Hello Everyone and sorry for a very late post tonight (or more like just past midnight by the time I am done with the post)! I spent the day bringing my family around to Bondi Beach and Maroubra Beach despite the gloomy weather. We managed to visit the beaches and take some photographs before it started to pour. After that, we chilled around at my friend’s place before finally heading off to the airport; I said my goodbyes to my Mom and my two younger sisters. Safe travels! They’ll be in Kuala Lumpur for about 7-hours, and then finally arriving in Brunei the next day in the afternoon. I just finished editing and uploading my graduation photos on Facebook, and now I am writing this post. I thought of just going to bed since I am quite tired, but I felt bad for not even attempting to write a post for tonight/today. Anyway, I’ll make it quick if I can; I’ll probably end up taking the long route and explaining some components of the dish that may be unfamiliar to some people.
Bangús (or Milkfish) is the national fish of the Philippines. They are notorious for being much bonier than other fish, which is why deboned milkfish, called “boneless bangús” in the Philippines, has become popular in stores and markets. There are many ways in which you can use this fish to create many loved home-cooked Filipino dishes, and I will show you two/three easy ways to prepare the milkfish for a tasteful lunch or dinner. Pritong Bangús (fried milkfish) is a simple dish that is packed with flavours. The milkfish alone has its deliciously rich taste, especially the belly, but the marinade enhances its flavour with a hint of sourness and spiciness. The bangús belly is my favourite part of the fish, especially when it is fried. I would always fight for the bigger piece of belly, or I would always make sure that I get the bigger share of the belly. In an ideal world, the belly would be ALL mine.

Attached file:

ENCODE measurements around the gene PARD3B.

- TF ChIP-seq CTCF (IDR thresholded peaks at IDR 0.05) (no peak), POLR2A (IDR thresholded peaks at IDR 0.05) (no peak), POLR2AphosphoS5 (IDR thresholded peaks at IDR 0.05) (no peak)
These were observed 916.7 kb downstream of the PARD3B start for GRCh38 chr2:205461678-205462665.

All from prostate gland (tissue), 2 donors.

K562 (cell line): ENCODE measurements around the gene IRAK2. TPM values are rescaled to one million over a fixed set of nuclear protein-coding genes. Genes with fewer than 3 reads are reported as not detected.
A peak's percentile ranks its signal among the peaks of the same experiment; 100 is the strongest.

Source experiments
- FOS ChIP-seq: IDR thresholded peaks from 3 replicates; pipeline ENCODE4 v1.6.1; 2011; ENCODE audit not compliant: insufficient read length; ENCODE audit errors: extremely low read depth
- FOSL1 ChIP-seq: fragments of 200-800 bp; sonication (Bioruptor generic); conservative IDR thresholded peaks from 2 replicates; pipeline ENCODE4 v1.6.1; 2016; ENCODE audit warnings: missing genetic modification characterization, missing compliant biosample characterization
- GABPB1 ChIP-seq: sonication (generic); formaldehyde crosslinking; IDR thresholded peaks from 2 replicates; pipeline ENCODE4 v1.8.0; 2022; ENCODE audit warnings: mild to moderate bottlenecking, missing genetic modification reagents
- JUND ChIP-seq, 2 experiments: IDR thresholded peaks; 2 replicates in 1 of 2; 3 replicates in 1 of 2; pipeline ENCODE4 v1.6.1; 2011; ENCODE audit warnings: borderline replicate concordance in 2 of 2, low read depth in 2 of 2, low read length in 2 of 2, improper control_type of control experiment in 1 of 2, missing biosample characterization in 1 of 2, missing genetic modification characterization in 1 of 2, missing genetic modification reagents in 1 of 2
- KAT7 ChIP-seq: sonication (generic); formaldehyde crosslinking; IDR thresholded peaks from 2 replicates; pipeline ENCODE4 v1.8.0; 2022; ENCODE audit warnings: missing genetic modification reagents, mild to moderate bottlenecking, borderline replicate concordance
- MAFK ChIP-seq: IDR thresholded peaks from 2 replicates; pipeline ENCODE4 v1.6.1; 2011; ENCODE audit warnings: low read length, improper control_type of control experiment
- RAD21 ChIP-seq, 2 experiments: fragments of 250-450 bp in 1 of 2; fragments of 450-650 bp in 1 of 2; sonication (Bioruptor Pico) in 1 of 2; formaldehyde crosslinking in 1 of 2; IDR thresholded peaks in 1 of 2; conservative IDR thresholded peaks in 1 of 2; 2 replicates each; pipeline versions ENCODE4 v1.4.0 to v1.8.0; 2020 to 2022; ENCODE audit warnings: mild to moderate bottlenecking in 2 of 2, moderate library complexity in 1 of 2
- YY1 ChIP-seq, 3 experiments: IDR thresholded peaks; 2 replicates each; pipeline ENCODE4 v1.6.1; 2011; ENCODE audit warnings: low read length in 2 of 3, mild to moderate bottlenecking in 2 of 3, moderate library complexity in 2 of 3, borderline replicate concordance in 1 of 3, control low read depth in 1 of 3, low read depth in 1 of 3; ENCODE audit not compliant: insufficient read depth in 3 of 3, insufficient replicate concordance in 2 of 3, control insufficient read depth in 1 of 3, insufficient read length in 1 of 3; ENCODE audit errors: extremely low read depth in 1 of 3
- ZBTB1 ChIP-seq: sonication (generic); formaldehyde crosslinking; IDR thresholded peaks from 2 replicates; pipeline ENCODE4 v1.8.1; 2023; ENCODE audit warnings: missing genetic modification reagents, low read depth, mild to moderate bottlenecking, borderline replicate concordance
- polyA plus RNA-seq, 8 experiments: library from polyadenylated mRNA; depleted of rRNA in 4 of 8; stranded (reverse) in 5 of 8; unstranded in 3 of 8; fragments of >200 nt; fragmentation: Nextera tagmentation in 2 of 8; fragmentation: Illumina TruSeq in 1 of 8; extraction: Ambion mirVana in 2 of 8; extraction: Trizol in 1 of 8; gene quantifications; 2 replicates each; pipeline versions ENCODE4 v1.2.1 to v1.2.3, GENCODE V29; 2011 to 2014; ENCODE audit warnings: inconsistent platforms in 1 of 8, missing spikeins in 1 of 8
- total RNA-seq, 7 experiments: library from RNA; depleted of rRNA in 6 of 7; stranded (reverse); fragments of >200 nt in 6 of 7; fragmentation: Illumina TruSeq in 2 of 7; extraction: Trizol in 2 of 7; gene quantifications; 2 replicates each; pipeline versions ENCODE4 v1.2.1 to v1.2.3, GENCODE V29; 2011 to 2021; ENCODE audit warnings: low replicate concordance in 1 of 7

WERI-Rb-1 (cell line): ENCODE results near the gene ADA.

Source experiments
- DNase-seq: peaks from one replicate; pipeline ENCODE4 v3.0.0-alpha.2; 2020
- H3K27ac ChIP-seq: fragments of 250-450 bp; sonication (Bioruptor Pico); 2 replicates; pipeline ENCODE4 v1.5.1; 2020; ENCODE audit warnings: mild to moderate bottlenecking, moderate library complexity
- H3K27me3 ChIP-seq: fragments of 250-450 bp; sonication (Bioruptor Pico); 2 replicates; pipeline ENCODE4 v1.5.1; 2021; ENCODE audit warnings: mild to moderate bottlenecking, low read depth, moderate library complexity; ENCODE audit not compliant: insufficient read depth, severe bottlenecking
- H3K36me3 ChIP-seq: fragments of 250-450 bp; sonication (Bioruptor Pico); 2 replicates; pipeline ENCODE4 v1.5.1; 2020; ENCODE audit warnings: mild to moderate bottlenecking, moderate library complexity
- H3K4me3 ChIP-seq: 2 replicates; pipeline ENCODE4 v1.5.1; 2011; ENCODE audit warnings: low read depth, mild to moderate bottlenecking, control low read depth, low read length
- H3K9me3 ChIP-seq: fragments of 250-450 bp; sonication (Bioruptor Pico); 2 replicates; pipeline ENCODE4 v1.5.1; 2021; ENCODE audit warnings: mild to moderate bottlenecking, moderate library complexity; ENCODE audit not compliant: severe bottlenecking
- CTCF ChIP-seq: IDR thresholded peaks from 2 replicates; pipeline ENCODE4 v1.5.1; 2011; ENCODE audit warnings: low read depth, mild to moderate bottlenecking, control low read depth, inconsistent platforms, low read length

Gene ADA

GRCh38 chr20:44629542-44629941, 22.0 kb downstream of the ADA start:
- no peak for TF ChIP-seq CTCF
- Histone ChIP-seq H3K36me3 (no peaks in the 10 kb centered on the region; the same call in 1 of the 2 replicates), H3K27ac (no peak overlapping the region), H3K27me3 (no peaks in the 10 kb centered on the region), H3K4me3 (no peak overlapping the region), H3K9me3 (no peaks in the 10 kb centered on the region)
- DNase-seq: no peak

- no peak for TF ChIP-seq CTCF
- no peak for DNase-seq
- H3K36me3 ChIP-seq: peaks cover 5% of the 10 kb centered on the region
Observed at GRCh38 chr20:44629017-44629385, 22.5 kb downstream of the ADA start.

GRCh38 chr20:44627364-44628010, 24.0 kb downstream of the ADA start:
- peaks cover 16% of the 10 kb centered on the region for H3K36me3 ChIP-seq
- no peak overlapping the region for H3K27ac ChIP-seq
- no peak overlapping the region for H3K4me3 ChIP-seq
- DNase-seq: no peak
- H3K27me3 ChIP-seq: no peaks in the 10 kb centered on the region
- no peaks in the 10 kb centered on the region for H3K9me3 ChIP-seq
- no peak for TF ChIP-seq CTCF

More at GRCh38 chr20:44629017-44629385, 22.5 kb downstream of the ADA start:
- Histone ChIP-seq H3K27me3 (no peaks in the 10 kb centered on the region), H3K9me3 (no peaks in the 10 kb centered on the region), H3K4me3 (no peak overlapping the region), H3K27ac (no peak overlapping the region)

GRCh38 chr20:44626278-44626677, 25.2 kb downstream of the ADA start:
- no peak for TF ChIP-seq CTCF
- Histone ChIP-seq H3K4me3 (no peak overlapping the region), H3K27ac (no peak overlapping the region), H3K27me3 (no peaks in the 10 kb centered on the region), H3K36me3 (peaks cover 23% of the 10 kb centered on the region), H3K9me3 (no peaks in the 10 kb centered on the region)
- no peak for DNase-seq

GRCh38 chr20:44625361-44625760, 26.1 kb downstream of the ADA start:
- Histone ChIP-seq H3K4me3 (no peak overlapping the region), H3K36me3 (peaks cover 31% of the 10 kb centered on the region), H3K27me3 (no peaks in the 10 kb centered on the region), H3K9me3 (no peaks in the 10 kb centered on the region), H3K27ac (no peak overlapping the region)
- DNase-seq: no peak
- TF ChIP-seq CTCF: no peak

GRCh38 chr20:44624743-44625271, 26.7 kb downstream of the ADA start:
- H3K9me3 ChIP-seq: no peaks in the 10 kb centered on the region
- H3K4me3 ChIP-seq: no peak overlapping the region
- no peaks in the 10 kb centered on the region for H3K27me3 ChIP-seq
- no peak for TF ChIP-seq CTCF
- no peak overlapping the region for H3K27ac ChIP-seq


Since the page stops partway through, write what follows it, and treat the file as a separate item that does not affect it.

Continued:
PREP TIME 8 HOURS* | COOKING TIME 12 MINS | SERVES 2-3
*Minimum. Up to 12 or even better, overnight in the fridge for marination time.
- 1 large boneless bangus (milkfish); scales removed, cleaned and butterflied
- 4 cloves garlic, crushed
- 2-3 red bird’s eye chillies, cut in half
- 1 large red spanish onion, cut into rings
- 1/2 cup white vinegar
- 2 tsp dark soy sauce
- 1/2 tsp salt
- 1/2 tsp whole black peppercorns
- Juice of 2-3 calamansi
- Combine chillies, vinegar, garlic, whole peppercorns, and salt in a large container. Give it a good stir to combine the ingredients before laying down the fish skin side up. Cover the container and place in the fridge to marinate for about 8 to 12 hours, or even better, overnight to soak up all the flavours.
- Heat about 1 cup of oil in a large frying pan (preferably with a lid)** over medium-high. Fry both sides of the bangús until each side turns medium brown in colour. Once cooked, place on a serving plate. You can enjoy the fried bangús just like this with some steamed rice and atchara*** on the side, or you can add a few more ingredients to further heighten the flavour of the dish.
- Tip the oil out into an empty jar (you can reuse for your next frying adventure) from the same frying pan, leaving about a tablespoon or two. Fry the onions until soft and then turn the heat off. Add in the soy sauce and give it a good stir, about 1-2 minutes, and the pour the mixture over the fried bangús. Squeeze the juice from the calamansi over the fish and serve!
**Caution: take care when frying as the oil has a tendency to splatter because of the liquid from the marinade. Make sure to cover the frying pan while leaving open a small space for the steam to escape.
***Atchara or Atcharang Papaya is basically pickled julienned or grated green papaya and soaked for a week in cooked vinegar and sugar mixture with onions, garlic, ginger, pepper corn, and red bell pepper.
– Ally xx